by Bethany Maines
On Monday night fellow Stiletto author J.M. Phillippe (visiting from Brooklyn) and I attended the local open mic night from Creative Colloquy. The evening celebrated Creative Colloquy’s third anniversary and featured the Washington State poet laureate Dr. Tod Marshall. Creative Colloquy’s mission is to connect writers with their community and celebrate their works. And in keeping with that mission, Dr. Marshall reminded us in the audience to both battle for the arts and to rejoice in our creative communities.
As with every time I go to a reading event I'm struck by what different skills reading and writing are. It's difficult to differentiate the presentation from the work being presented. For every rushed reading, there’s one that gives space for the audience to savor the moment. For every mumbled poem, there’s one that echoes from the rafters. For every awkward and misplaced laugh in the middle of a story, there's one that ought to be a comedy special. Delivery, timing, and pronunciation, all take a reading from blah to amazing. Or at least important enough to make people stop talking to their friends at the table. Are the amazing readings better? Or just benefitting from better delivery?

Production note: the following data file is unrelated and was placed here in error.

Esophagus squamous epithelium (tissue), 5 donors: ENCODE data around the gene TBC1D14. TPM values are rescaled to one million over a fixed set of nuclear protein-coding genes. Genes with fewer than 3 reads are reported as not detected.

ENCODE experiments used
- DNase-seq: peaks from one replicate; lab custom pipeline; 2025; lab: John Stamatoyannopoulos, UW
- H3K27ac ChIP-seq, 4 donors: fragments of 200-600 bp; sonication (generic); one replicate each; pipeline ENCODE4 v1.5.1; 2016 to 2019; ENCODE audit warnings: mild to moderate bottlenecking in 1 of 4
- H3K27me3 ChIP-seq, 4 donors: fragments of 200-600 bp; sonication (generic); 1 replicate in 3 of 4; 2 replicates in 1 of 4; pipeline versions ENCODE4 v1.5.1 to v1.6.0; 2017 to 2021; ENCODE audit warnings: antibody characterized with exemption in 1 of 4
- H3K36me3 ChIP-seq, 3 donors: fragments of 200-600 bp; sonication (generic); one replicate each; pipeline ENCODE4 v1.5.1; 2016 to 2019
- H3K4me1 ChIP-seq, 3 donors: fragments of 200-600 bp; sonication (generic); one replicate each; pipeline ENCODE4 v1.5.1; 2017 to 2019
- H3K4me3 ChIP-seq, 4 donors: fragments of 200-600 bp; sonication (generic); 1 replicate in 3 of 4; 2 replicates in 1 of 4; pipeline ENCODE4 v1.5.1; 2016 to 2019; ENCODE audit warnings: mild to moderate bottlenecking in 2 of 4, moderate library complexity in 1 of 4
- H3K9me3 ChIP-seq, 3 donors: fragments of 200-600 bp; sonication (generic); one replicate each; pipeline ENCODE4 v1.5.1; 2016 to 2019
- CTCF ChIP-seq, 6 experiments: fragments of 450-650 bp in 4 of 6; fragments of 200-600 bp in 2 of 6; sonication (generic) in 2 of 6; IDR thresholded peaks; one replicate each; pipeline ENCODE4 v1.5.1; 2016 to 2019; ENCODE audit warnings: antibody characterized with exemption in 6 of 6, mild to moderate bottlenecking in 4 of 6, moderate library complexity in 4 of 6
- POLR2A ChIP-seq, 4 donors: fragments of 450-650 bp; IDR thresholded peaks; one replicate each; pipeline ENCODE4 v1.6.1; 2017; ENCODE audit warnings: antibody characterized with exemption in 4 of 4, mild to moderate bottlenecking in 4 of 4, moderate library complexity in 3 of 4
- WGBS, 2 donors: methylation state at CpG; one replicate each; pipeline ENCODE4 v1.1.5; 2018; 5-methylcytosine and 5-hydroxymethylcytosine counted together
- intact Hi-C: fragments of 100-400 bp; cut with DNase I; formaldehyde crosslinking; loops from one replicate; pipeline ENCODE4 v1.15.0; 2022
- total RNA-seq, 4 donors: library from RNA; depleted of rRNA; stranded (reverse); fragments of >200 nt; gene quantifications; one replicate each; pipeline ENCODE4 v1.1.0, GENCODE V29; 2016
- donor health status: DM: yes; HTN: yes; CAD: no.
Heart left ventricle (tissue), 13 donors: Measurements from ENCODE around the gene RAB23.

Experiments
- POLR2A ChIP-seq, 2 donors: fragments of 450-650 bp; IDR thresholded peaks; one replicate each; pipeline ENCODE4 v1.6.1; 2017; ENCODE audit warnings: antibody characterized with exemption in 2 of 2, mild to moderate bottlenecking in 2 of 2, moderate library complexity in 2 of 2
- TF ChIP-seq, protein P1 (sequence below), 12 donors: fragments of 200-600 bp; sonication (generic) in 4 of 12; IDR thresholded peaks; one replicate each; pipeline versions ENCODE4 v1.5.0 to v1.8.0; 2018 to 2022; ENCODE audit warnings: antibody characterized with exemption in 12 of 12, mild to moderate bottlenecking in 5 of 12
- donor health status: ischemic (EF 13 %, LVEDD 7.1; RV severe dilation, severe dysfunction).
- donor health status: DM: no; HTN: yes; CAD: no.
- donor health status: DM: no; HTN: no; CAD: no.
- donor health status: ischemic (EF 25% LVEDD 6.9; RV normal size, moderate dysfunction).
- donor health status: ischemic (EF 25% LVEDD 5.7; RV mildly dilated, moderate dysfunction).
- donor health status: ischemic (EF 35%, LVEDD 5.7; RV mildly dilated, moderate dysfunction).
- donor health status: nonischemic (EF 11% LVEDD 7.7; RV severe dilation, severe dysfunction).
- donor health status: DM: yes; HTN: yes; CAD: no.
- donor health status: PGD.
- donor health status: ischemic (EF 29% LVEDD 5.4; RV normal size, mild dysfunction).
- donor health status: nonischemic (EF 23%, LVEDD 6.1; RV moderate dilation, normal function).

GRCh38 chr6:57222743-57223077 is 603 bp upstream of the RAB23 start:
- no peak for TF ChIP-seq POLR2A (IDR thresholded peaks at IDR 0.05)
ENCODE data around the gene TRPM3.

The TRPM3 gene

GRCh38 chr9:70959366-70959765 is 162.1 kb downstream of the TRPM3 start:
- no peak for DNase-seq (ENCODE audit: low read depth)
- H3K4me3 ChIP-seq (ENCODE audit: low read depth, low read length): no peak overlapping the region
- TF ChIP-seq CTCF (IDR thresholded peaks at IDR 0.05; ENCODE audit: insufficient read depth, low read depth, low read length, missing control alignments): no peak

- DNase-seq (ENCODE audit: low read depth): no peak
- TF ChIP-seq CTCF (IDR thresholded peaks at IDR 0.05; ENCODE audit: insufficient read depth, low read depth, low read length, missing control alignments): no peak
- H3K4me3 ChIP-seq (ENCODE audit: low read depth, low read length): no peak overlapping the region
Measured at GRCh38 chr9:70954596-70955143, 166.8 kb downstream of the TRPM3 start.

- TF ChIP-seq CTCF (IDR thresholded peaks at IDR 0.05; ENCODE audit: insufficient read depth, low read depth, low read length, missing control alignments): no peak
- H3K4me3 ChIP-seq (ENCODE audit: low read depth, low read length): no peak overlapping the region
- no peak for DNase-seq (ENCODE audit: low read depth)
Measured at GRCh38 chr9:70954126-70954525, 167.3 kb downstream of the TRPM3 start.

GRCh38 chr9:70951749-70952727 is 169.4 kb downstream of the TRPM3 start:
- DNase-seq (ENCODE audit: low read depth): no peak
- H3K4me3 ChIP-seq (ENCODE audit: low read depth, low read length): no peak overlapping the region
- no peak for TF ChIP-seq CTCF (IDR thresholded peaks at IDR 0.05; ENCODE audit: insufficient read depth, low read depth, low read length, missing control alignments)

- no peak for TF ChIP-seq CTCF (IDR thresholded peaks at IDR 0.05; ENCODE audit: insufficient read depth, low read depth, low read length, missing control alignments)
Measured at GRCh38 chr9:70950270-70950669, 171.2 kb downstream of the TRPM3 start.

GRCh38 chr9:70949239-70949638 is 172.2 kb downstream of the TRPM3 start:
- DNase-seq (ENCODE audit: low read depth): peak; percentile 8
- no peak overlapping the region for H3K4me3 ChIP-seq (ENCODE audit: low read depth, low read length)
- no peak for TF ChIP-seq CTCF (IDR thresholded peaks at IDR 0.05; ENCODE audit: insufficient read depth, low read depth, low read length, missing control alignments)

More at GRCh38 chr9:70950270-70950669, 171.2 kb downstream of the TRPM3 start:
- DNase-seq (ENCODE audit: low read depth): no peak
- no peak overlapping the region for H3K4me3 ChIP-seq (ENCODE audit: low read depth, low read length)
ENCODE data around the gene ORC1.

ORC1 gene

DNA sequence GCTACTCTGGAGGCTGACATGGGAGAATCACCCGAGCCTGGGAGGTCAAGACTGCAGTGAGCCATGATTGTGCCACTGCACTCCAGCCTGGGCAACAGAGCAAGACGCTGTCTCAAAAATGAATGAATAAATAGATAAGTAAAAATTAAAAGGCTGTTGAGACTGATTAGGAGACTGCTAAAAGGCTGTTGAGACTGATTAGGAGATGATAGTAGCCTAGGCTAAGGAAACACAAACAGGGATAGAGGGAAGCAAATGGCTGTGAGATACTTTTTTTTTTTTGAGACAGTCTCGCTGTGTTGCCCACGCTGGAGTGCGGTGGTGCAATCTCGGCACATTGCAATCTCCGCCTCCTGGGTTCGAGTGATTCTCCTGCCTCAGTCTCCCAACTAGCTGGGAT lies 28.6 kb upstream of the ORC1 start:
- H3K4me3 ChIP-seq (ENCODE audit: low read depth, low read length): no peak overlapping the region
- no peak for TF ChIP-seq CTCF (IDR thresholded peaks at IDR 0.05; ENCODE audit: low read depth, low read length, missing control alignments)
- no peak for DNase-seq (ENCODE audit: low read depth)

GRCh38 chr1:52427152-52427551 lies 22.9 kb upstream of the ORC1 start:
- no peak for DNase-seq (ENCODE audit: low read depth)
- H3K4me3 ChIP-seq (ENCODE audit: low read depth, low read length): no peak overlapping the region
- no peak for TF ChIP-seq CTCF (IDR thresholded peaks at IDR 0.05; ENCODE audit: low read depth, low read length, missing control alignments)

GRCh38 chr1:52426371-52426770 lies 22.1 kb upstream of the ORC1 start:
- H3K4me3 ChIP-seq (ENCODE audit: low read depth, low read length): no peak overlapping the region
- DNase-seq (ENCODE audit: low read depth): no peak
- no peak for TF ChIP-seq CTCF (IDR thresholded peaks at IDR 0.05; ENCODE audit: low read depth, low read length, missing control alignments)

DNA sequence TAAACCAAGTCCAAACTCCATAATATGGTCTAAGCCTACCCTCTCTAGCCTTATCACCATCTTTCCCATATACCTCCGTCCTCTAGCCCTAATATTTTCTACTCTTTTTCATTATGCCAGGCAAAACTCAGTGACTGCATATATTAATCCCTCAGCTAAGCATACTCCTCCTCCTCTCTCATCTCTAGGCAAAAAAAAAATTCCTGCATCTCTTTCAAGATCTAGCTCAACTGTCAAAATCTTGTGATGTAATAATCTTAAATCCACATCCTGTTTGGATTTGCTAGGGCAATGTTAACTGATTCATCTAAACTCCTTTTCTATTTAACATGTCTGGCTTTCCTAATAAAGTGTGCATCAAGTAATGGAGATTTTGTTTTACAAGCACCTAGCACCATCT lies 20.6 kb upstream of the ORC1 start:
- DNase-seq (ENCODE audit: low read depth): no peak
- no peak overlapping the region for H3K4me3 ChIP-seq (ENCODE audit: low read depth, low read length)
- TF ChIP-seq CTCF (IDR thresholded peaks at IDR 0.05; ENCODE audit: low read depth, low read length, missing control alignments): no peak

It makes me wonder: what could I be doing to present my own work better in live readings? Should we authors all be forced to take public speaking classes? Improv classes? Should we be forced to listen to recordings of ourselves (God nooooooooooo!!!)? Is there a secret trick that I could be using? What if I just I hire an actor to read for me? In all probability I shall simply have to rely on the very exclusive, top secret trick of practice and repetition. As long as no one makes me watch a recording of it, that will probably be fine.